At KanehTree, you know our stance on a CBD-driven lifestyle—and yes, there are many studies that show how CBD can have anti-stress effects, which have the ability to reduce depression related to said stress.

For those of you who have done the research—here’s a holiday bundle—full spectrum oil, gummies and some capsaicin cream for those aches and pains; a little bit of everything to help as a holiday season pick-me-up.

For the rest of you not yet putting that toe in the CBD waters, or looking for some simple life hacks this holiday season—the following have been discussed and recommended over the years:


— Speaking your truth and simply acknowledging your feelings to friends, family, loved ones and trusted allies is always recommended; even more-so in a year when so much has gone wrong for so many.

Whether it’s the loss of a loved one, a relationship coming to an end, the loss of a job, moving—a reminder that it’s all right to express your sadness, anger or confusion. The world can’t force you to put on a happy face just because it’s the holidays—and buying the hurt it’s helpful.

Finding productive ways to share what’s going on inside is the first step in the process. Let it all out and experience the release.

— Simple as this one sounds, reach out—as well as making yourself available, opposed to making excuses and going into hiding. It can be something as simple as committing to weekly FaceTime chats or Zoom calls with friends, co-workers or family—so something as invasive as volunteering, or seeking out other community, religions or social events and communities.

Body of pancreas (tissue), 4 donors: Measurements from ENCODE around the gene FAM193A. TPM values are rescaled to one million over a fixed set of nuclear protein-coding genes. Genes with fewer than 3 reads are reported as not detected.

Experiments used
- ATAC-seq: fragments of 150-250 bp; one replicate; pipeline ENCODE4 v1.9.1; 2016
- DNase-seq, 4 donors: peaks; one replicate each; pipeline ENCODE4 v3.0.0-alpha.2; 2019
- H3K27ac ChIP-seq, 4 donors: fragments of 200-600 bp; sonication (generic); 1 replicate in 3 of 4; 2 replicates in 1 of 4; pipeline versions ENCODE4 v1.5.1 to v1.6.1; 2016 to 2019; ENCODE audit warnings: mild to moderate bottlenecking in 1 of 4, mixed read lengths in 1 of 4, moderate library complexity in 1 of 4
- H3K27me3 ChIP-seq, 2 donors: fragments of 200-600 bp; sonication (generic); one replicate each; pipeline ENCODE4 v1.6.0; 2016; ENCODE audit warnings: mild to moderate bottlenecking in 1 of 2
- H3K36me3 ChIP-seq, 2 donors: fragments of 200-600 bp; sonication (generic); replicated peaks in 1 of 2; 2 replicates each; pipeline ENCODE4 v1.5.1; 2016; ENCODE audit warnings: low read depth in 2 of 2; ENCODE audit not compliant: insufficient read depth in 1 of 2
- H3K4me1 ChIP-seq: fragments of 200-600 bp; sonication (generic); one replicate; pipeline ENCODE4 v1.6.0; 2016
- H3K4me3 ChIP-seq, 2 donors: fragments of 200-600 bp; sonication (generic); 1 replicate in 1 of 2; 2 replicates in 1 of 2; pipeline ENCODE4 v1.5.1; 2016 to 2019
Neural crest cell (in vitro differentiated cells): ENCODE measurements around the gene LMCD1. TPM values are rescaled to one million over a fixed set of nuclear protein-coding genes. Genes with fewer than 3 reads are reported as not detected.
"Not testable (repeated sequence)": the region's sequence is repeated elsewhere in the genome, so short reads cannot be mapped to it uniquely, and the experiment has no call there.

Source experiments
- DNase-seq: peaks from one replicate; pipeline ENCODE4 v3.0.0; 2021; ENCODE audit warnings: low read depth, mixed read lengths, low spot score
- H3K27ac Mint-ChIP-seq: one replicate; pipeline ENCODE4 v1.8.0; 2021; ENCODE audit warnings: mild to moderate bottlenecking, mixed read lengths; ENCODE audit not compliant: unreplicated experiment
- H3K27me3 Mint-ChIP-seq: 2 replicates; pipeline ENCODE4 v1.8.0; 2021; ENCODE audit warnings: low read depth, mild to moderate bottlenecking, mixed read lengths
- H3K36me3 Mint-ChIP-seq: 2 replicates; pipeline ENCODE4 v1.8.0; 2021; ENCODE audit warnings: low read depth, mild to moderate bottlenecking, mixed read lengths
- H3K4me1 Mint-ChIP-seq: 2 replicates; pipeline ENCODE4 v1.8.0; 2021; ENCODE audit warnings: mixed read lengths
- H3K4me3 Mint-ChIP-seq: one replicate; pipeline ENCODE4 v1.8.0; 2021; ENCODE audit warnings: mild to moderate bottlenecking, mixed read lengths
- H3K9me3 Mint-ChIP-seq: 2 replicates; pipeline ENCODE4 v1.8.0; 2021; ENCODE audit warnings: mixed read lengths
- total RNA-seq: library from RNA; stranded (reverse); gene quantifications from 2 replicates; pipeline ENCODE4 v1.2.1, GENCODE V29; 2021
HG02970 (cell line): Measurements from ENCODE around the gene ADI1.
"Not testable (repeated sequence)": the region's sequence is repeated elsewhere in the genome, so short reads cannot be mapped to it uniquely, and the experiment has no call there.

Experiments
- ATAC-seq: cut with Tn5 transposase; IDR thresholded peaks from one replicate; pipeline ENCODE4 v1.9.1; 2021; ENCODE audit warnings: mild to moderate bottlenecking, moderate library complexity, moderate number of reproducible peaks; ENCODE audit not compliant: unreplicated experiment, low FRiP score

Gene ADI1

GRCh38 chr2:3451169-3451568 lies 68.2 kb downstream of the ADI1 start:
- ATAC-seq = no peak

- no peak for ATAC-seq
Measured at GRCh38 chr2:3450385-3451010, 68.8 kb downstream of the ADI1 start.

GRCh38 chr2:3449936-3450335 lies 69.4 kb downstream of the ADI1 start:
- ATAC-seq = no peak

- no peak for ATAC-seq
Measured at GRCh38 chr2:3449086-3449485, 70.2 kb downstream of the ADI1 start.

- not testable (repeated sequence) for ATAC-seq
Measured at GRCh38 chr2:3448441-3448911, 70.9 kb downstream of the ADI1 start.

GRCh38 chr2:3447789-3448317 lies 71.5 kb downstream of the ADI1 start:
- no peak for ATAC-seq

It’s easy to get inside our own heads at any point of the year, but the holidays can really cause too much introspection if we don’t strike a healthy balance.

For those wanting to do that little bit more, following the better-to-give-than-receive mantra—the holidays are the perfect time of year to volunteer—which can lift spirits and broaden horizons. It can be something as simple as dropping off a meal or dessert at a friend’s or neighbor’s house.

If you’re feeling extra bold this year, finding a local soup kitchen and helping feed those who less fortunate—which can really help with our perspective—it creates a win-win situation for you as a giver as well as those who rely on next-level help.

— We loved the suggestion of “being realistic” regarding holiday attitudes and expectations. So simple in theory, but we can tend to put too much pressure on ourselves this time of year—competing with others, competing with ourselves, competing with last year. Families change and grow, as do traditions—while changing circumstances has never been more of a thing than in 2020.